You won’t see The Sydney Morning Herald second-guessing itself on its op-ed page any more. The paper has ditched its readers’ editor position after a little over a year.
Readers’ editors were all the rage among Australian newspaper bosses not long ago. Herald Sun editor-in-chief Phil Gardner said an ombudsman was on the way for his paper in 2010; staffers at The Age were told the same thing in May 2011.
Neither paper ever got around to doing it. And the one paper that took the exercise relatively seriously, The Sydney Morning Herald, has now ditched the readers’ editor position and will no longer run a regular column critiquing the paper’s coverage.
The appointment of veteran Herald staffer Judy Prisk as the nation’s first readers’ editor last August was hailed by Fairfax as “a milestone in Australian newspaper publishing” that would boost transparency at the paper. As well as liaising with readers, Prisk wrote a weekly column for the Herald opinion page addressing concerns about story selection, style and the boundaries between editorial and commercial content. She left the paper in September after taking a redundancy.
The role has been rebadged as a “community editor” and is focused on direct engagement with readers — not publicly holding the blowtorch to the paper’s belly.
“There is no reader’s editor appointed,” community editor Kathryn Wicks, formerly of the Herald’s sports desk, told Crikey by email this morning. “My job is overseeing reader engagement across all platforms, so leaders and opinion (where we set the agenda) and letters, smh.com.au comments and social media (where our readers respond) … But the only column I am doing is our ‘Last Word’ column, which is a compilation of our readers’ best comments/letters/posts each week.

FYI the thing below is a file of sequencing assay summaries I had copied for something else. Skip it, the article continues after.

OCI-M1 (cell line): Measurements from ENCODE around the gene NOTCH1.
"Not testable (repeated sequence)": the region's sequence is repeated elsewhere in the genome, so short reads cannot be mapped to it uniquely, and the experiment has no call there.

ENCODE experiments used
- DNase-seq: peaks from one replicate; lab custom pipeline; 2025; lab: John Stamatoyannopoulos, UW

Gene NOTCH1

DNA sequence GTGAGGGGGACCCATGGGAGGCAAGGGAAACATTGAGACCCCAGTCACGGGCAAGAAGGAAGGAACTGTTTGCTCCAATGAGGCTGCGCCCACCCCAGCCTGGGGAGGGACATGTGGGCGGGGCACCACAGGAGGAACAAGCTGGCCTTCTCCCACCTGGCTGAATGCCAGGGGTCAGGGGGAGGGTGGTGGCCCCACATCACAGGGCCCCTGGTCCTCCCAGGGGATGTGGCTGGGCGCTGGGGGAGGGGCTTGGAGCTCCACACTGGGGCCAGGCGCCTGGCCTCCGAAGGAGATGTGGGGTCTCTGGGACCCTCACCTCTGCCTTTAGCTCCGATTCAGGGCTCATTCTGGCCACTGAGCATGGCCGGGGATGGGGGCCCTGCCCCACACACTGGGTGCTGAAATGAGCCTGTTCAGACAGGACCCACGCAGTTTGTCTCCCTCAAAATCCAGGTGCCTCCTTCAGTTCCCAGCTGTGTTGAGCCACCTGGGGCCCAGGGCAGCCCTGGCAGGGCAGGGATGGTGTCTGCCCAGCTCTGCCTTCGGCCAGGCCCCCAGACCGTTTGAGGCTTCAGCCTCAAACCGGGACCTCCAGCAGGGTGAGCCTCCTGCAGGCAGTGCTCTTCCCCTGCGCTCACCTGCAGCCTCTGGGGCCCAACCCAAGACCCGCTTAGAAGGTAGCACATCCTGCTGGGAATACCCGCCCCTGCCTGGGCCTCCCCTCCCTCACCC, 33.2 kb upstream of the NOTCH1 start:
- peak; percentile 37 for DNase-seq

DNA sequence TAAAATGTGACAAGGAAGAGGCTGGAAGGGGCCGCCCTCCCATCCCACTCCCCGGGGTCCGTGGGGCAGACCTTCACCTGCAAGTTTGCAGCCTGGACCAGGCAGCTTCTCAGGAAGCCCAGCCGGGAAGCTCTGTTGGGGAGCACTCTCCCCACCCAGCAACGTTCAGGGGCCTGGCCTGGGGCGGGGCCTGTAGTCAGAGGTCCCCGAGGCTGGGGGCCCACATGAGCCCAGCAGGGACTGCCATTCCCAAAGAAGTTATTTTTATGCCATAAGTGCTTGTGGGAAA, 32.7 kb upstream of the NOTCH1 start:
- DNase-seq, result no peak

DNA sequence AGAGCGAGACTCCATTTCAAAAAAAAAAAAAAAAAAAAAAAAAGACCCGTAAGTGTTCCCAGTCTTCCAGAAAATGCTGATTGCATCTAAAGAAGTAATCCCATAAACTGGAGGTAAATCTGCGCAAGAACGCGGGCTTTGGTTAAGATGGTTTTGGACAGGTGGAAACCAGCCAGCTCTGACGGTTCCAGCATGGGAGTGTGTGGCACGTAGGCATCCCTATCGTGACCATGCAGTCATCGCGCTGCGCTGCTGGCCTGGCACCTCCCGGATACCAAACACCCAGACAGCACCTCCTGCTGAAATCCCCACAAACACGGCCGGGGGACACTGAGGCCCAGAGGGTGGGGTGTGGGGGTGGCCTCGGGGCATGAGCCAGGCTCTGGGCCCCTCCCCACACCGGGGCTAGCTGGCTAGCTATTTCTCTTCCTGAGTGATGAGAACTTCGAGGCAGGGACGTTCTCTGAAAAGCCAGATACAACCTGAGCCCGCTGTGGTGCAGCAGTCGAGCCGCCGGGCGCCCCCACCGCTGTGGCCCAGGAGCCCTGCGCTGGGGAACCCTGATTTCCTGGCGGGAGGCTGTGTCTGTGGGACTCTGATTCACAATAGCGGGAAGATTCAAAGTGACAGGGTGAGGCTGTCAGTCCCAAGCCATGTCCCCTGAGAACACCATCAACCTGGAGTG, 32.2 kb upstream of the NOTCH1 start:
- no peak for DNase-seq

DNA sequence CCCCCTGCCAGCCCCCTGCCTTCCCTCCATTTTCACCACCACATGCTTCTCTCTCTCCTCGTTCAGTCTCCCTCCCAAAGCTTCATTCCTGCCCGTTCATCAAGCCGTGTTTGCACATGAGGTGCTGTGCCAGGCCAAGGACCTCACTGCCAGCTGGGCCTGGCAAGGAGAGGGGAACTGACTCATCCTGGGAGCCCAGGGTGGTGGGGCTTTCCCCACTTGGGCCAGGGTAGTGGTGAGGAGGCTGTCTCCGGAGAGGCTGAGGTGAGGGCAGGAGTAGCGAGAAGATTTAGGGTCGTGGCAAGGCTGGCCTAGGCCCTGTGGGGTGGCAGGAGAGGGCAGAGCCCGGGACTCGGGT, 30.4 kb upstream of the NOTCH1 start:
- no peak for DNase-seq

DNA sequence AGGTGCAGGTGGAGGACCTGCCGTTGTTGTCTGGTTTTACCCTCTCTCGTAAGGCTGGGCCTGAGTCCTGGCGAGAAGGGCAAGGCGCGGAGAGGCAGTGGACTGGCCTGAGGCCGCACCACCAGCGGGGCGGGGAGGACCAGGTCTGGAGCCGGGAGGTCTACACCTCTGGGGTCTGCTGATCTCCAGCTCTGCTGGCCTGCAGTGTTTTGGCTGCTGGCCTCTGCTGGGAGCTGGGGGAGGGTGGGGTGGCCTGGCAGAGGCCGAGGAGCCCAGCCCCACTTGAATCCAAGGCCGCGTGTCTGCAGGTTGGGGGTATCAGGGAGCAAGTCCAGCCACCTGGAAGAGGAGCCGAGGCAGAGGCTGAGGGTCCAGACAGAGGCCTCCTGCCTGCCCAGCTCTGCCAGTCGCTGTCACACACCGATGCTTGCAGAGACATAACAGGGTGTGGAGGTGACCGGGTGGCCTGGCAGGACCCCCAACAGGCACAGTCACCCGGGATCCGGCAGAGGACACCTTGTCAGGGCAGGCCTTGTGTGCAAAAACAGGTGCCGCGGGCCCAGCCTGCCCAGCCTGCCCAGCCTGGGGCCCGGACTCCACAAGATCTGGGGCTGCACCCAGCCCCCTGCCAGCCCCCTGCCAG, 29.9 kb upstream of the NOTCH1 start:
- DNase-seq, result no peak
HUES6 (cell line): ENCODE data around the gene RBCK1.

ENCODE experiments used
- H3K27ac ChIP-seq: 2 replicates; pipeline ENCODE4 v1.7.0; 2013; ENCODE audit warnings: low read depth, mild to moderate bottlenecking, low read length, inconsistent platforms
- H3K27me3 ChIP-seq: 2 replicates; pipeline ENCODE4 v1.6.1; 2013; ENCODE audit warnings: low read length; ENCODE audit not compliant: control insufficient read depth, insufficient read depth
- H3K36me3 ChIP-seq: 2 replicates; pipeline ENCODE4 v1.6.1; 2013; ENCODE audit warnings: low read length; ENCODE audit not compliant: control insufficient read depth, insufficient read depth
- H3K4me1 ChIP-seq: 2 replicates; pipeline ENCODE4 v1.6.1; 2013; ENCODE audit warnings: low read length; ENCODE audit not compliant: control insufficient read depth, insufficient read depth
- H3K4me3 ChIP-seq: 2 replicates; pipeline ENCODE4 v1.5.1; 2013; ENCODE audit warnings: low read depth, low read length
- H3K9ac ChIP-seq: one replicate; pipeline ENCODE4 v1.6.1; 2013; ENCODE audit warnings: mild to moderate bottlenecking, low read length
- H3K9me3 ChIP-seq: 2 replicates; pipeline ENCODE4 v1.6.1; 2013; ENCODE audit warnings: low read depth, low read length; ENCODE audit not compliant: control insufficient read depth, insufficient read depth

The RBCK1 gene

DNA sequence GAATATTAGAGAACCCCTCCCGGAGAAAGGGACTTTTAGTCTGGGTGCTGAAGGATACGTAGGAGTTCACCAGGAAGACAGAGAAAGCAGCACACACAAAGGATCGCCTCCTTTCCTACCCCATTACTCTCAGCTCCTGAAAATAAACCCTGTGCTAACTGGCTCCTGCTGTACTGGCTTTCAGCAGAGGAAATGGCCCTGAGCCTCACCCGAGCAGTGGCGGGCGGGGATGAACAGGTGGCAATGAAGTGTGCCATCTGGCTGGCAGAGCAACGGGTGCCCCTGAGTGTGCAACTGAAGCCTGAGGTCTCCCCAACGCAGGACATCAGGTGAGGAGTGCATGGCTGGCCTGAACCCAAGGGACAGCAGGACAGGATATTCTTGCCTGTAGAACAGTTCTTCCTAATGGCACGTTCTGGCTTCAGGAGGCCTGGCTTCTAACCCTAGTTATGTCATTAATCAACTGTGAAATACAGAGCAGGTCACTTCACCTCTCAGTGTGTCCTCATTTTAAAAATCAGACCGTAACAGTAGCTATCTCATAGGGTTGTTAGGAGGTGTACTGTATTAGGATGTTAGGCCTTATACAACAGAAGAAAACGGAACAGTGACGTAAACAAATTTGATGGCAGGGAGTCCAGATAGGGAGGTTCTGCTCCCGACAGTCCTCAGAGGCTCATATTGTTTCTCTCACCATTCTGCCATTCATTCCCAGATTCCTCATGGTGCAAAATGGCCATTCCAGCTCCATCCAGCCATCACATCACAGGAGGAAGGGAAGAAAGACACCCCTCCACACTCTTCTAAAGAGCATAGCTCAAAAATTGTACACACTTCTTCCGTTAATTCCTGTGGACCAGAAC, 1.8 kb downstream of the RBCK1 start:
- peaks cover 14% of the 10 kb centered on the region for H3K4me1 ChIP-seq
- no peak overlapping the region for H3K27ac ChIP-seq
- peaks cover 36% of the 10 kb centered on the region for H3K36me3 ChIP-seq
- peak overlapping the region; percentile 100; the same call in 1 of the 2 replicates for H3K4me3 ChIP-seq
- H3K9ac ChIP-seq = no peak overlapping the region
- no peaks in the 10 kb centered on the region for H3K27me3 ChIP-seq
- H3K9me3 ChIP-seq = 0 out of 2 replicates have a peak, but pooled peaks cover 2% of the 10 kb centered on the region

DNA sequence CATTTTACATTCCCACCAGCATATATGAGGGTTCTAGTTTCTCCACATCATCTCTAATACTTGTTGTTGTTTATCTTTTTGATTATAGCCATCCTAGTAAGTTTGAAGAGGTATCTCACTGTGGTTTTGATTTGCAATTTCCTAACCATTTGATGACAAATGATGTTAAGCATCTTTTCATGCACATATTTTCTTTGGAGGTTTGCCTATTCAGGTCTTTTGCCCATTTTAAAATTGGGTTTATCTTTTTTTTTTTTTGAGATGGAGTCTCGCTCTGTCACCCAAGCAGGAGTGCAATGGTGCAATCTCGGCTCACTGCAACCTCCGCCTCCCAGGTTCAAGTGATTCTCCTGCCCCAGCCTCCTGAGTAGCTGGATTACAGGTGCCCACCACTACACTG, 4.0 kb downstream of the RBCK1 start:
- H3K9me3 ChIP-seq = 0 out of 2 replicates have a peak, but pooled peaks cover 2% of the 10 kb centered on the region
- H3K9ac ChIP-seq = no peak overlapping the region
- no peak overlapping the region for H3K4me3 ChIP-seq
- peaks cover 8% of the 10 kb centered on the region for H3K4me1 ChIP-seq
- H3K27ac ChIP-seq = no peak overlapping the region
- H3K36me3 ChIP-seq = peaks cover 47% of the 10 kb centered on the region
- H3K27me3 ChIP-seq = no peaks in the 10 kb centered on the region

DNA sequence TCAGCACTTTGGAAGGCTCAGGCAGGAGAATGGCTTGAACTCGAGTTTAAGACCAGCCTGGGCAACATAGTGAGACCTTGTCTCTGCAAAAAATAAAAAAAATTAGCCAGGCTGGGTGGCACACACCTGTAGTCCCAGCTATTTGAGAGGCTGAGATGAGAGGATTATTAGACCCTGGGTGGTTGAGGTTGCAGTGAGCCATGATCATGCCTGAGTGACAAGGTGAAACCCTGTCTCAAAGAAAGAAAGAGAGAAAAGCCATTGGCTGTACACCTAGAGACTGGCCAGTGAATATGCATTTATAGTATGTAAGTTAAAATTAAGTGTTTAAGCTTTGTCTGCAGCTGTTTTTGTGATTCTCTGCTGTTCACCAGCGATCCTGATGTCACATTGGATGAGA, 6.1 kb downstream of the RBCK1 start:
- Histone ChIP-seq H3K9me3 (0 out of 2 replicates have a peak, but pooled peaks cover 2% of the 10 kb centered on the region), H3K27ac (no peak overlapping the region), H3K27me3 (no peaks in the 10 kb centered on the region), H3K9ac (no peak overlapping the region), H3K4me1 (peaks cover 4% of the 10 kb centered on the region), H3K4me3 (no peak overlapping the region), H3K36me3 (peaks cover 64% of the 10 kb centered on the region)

“I worked with and for Judy for more than a decade and can assure you her ideals and standards are firmly planted in the minds of those who remain at Fairfax.”
The Age has appointed former state political roundsman Paul Austin as its community editor.
The West Australian, which is not a member of the Press Council, appointed a readers’ editor earlier this year to handle complaints.
Although Prisk’s appointment was welcomed by media transparency advocates, Fairfax was criticised from the start for appointing a former Herald chief subeditor to the role rather than a truly independent observer. Media Watch host Jonathan Holmes slammed Prisk in April for going too easy on the paper.
It’s altogether different in the UK and the US, where readers’ editors — also known as news ombudsman or public editors — routinely subject their publication to forensic analysis within the paper itself or on a blog.
The New York Times public editor role, created in 2003, is seen as best practice: all the paper’s public editors have been high-profile external appointments serving fixed terms and operating outside the paper’s normal reporting and editing structures. The Times’ first public editor, Daniel Okrent, vigorously criticised his paper’s Iraq War coverage, admonished reporters’ reliance on anonymous quotes, and took on columnist Paul Krugman for “shaping, slicing and selectively citing numbers in a fashion that pleases his acolytes”.
SMH editor-in-chief Sean Aylmer did not respond to Crikey’s requests for comment while the Herald Sun’s Gardner said his ombudsman plans haven’t changed.